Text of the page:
An earthquake has jolted northwestern Japan, and officials are warning of a tsunami of up to one metre high along parts of the coast.
Japan’s Meteorological Agency said the quake Tuesday night registered a 6.8 magnitude and was located off the western coast of Yamagata — about 50 kilometres southwest of the city of Sakata.
It said the quake’s epicentre was fairly shallow, about 10 kilometres below the sea’s surface. Shallow quakes tend to cause more damage on the Earth’s surface.
The agency predicted a tsunami as high as one metre along the coast of the northwestern prefectures of Yamagata, Niigata and Ishikawa.
All seven reactors at the Kashiwazaki-Kariwa nuclear plant in Niigata were offline and no abnormalities were reported. Kyodo News agency said service was suspended on two bullet train lines to check for damage.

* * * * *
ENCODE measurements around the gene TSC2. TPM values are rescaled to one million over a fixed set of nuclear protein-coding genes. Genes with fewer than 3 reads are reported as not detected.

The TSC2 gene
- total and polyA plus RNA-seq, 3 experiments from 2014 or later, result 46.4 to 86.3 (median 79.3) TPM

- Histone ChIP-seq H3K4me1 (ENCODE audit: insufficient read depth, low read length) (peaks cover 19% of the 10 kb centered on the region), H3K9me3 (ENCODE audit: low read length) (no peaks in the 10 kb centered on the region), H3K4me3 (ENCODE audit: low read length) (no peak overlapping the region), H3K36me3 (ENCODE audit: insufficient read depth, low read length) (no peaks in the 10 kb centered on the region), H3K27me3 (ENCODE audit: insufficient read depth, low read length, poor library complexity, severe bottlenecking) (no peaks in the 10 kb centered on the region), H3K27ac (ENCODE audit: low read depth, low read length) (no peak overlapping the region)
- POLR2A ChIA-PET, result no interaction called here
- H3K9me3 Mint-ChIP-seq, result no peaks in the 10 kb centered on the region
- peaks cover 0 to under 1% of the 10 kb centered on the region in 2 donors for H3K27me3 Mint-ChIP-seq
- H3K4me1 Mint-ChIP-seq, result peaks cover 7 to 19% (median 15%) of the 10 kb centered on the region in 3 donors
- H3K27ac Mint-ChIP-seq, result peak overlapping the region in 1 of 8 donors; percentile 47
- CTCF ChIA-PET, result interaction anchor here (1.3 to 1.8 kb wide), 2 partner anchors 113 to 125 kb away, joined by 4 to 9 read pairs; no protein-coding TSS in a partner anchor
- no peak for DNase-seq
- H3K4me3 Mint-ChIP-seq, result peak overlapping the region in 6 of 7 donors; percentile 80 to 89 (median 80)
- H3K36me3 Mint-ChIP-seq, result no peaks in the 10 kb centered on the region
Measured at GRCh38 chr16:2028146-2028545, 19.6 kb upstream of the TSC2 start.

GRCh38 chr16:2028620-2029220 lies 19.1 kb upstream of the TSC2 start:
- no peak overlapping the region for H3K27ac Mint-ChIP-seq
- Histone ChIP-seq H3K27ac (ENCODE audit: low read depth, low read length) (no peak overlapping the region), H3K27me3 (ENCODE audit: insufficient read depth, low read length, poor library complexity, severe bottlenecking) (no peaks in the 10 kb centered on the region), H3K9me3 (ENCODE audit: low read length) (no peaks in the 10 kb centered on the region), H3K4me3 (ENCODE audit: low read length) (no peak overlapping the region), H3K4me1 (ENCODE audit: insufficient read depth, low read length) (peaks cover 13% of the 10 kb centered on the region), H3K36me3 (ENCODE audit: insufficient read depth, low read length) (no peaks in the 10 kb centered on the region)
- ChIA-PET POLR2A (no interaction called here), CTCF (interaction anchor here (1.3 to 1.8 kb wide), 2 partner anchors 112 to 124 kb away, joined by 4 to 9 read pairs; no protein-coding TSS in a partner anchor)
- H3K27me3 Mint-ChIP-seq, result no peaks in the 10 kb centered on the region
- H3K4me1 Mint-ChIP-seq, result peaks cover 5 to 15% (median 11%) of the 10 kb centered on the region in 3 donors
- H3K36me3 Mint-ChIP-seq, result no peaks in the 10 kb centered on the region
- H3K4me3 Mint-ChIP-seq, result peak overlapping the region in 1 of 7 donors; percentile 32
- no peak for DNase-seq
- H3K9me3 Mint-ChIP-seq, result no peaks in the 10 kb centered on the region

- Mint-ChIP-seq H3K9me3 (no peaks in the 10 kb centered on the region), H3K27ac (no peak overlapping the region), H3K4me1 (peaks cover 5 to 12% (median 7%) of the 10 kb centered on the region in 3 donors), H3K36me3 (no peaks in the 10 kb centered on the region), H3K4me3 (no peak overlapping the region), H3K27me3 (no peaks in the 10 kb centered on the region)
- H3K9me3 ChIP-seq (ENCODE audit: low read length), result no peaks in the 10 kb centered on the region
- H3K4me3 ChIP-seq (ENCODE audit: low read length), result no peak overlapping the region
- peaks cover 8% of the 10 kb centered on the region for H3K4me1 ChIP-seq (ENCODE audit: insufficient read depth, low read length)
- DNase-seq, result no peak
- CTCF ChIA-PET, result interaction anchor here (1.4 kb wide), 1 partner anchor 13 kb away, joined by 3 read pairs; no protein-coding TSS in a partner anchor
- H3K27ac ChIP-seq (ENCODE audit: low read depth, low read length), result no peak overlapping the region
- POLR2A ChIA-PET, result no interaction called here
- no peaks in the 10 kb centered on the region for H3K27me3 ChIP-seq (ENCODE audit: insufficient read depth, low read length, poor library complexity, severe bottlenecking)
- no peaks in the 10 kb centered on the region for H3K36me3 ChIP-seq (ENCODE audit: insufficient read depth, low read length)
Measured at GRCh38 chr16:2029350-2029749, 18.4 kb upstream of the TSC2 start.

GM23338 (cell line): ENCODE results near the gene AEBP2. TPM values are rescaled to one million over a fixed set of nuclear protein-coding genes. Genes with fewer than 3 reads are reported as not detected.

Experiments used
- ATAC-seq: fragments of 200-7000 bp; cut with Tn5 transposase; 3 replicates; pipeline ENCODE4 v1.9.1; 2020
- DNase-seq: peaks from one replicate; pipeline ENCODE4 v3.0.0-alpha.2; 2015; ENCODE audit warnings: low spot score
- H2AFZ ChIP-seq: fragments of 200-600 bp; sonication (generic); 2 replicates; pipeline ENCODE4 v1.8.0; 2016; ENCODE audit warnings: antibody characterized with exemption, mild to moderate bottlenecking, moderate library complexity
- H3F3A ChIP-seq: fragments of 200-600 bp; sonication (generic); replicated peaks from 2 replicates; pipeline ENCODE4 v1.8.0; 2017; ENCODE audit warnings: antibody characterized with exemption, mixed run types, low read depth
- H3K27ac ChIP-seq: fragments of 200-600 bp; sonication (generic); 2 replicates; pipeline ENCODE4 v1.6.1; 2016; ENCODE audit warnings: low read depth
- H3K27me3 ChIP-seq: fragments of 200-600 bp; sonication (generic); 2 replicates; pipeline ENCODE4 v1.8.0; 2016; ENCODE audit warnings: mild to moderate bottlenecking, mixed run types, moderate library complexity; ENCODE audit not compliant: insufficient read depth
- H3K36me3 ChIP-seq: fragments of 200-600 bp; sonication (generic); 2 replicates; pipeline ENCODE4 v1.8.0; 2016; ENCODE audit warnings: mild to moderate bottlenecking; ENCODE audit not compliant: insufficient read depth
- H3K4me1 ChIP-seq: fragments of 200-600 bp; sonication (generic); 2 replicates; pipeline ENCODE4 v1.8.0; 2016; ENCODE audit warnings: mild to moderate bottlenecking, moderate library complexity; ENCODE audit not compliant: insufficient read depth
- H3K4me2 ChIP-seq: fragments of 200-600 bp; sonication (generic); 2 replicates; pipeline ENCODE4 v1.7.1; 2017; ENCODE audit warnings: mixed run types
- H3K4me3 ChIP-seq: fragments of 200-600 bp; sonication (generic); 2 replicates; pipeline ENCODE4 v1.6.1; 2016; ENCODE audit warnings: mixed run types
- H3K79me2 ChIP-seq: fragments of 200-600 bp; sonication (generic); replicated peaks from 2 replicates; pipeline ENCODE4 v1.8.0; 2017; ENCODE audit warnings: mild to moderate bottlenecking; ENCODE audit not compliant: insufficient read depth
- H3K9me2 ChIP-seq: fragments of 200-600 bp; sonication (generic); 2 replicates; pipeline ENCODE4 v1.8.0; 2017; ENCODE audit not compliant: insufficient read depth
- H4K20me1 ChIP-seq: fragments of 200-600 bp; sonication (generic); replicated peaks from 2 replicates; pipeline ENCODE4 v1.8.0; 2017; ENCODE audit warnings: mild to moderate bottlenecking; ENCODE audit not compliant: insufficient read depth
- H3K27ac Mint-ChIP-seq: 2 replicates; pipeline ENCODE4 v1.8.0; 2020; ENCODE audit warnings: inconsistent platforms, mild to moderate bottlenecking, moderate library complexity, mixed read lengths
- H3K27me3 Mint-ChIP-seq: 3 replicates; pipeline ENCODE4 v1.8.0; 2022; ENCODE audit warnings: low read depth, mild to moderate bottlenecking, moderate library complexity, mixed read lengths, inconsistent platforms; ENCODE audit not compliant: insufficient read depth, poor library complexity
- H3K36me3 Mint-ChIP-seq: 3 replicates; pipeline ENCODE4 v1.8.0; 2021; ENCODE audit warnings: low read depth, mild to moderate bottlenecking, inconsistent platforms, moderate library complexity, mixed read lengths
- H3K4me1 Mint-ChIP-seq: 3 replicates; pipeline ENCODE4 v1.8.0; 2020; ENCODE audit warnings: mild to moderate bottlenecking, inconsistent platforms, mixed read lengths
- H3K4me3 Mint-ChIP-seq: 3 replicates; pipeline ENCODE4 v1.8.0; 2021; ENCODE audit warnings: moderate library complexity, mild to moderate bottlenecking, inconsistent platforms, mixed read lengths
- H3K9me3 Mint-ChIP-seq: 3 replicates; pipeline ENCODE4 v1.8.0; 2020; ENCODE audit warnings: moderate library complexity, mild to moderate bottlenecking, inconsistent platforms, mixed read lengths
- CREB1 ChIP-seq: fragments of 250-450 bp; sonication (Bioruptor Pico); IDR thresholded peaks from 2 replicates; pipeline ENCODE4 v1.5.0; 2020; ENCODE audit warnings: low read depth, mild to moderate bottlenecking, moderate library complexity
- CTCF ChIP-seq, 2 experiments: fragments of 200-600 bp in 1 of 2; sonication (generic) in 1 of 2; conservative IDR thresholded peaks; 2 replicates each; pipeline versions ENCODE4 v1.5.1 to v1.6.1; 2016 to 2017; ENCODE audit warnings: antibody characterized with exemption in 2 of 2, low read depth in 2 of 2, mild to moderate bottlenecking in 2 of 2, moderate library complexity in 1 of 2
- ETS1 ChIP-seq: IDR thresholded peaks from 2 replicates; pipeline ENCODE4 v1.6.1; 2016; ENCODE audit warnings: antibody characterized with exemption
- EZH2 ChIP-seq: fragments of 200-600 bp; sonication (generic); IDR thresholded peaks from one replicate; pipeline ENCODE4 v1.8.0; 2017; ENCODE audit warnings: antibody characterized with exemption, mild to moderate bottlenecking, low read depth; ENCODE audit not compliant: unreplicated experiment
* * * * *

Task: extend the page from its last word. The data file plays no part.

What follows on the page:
Reports of the earthquake’s strength ranged from 6.4 to 6.8 depending on the agency, while the U.S. National Tsunami Warning Centre said a tsunami was not expected for British Columbia, Washington, Oregon, California or Alaska.
Japan is one of the most earthquake- and tsunami-prone areas in the world. On March 11, 2011, a 9.0 magnitude offshore quake hit the northeast coast, causing a tsunami that took more than 18,000 lives and triggered a nuclear disaster at the Fukushima power plant.